A former university physician filed a lawsuit on behalf of the U.S. government alleging violations of the False Claims Act. The whistleblower worked for a university affiliated with Detroit Medical Center, which operates several inpatient and outpatient facilities.
According to the Justice.gov website, the whistleblower’s complaint revealed a history of kickbacks to referring physicians. The lawsuit brought attention to DMC’s practice of providing the services of their mid-level nurses and practitioners to a group of 13 doctors.
Kickbacks for referrals could result in charges
The U.S. Anti-Kickback Statute forbids offering rewards in exchange for certain types of patient referrals. As noted on the HHS.gov website, kickbacks may include benefits such as health care services, rent or supplies. Charges could result when kickback referrals involve patients relying on the federal government to pay their medical expenses.
The whistleblower revealed how the 13 doctors received professional services from DMC licensed practitioners at no cost or below their fair market value. The DMC employees provided their professional skills in exchange for the 13 doctors referring Medicare patients to DMC-owned facilities.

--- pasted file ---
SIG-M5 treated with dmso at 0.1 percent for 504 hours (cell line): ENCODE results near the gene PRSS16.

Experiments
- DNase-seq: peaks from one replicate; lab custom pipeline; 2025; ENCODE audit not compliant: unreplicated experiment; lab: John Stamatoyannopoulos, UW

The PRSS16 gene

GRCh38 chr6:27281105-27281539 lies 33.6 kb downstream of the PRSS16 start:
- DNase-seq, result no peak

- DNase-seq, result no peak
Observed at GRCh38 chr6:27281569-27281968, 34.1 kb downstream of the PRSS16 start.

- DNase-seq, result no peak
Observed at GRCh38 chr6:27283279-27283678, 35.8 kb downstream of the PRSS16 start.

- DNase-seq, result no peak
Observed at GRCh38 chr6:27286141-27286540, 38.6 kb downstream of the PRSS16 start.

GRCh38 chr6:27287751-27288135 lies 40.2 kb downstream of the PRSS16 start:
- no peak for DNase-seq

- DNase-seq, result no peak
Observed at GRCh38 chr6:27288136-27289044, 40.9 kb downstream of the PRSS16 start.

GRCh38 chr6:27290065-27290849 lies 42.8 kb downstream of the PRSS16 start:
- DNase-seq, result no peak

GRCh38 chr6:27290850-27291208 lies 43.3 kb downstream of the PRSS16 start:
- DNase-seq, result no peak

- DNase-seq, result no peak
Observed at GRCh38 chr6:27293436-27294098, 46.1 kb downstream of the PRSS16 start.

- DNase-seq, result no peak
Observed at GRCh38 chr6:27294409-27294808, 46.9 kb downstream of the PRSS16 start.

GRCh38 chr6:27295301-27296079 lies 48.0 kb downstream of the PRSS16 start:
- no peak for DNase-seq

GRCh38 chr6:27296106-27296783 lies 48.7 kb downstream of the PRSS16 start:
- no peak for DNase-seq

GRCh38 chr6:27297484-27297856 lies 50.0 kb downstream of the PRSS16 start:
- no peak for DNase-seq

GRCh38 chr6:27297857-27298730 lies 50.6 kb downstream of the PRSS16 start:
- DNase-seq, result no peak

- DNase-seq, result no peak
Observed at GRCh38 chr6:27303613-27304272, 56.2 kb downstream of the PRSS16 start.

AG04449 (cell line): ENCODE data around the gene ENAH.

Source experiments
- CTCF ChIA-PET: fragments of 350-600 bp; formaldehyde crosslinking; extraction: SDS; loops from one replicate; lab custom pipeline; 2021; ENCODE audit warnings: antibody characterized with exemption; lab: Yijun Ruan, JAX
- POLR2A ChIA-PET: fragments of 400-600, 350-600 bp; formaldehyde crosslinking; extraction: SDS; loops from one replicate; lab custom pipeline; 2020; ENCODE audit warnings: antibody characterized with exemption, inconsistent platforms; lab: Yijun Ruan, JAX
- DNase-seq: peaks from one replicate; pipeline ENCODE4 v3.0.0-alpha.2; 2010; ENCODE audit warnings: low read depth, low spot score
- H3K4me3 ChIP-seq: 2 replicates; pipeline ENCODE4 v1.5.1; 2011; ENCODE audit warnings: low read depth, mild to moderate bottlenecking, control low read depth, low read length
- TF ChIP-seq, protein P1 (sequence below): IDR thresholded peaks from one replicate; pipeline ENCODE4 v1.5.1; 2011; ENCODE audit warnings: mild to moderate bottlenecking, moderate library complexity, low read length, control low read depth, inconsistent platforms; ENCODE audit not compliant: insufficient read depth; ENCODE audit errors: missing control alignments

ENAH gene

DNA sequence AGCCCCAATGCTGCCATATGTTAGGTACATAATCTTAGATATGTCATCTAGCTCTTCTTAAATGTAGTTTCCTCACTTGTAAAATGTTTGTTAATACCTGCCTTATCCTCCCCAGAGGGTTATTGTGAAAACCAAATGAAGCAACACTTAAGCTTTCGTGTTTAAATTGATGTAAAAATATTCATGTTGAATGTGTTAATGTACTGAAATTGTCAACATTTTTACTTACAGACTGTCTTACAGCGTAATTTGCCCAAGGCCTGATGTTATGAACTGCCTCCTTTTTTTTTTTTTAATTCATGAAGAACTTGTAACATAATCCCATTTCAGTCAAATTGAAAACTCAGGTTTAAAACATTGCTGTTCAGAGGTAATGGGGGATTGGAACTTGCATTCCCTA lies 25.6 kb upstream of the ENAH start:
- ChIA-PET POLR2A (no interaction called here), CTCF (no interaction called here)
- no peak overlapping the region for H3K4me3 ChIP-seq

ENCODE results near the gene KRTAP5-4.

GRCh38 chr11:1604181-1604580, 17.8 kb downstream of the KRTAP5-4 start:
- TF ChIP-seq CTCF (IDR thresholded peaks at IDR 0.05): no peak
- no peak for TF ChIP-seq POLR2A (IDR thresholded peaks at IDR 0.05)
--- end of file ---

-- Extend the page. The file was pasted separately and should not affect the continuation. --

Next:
Settlement leads to a whistleblower’s award
As a result of the whistleblower’s claim, a settlement required DMC to pay the government $29.7 million for providing service-related kickbacks in violation of the False Claims Act. Under the terms of the settlement, DMC faced no requirement to admit any liability or wrongdoing.
As reported by the Detroit Free Press, the whistleblower received a $5.2 million award for filing a complaint leading to a financial settlement. Whistleblower provisions under the False Claims Act encourage employees to file complaints when they discover health care kickbacks.